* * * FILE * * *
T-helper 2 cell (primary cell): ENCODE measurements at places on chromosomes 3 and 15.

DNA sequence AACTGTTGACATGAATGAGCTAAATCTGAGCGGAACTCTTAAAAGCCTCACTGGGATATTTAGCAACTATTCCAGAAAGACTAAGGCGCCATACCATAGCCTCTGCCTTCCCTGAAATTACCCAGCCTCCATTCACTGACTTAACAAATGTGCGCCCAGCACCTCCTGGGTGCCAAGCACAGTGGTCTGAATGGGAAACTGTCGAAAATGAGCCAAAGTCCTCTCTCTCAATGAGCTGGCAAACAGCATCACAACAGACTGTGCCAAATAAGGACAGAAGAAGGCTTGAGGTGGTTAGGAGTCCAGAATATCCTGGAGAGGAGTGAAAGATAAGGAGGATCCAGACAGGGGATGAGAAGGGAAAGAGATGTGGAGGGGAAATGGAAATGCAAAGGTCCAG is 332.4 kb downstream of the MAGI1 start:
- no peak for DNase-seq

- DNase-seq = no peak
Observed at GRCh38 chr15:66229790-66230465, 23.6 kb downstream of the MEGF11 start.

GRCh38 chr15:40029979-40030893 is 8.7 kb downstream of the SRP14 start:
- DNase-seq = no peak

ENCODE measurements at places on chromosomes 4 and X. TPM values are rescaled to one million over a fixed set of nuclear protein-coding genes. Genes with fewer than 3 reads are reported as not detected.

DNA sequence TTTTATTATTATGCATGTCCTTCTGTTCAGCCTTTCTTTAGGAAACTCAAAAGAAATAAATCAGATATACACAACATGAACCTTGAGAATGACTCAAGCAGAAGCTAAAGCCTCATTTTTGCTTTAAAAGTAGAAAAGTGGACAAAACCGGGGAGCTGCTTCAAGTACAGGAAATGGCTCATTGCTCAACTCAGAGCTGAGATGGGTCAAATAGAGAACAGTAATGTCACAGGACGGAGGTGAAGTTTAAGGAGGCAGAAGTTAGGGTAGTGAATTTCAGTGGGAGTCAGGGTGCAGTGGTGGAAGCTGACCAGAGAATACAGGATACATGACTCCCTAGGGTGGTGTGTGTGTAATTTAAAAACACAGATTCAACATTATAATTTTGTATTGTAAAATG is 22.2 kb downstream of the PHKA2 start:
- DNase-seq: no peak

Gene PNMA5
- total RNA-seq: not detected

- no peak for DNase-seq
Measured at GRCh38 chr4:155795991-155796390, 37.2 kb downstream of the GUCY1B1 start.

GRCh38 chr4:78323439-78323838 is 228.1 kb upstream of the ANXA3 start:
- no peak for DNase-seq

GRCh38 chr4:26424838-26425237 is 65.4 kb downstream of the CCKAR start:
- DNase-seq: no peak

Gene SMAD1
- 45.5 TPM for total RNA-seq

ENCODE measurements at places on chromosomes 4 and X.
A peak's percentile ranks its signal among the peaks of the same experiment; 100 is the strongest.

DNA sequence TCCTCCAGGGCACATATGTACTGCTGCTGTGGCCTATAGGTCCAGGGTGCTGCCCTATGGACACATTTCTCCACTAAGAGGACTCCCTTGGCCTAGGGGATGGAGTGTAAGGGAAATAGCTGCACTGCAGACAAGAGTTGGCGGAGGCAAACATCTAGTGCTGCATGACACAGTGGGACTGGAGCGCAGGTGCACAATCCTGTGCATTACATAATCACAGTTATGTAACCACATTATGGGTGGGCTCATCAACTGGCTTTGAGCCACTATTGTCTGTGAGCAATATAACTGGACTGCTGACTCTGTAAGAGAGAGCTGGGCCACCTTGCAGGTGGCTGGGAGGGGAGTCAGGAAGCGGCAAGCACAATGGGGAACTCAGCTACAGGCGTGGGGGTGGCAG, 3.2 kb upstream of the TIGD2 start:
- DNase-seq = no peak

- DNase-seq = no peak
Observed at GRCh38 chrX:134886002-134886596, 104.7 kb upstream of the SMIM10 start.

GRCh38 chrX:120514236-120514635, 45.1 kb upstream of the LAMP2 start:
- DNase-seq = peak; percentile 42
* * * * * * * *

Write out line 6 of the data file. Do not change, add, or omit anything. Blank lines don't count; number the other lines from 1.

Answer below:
GRCh38 chr15:40029979-40030893 is 8.7 kb downstream of the SRP14 start: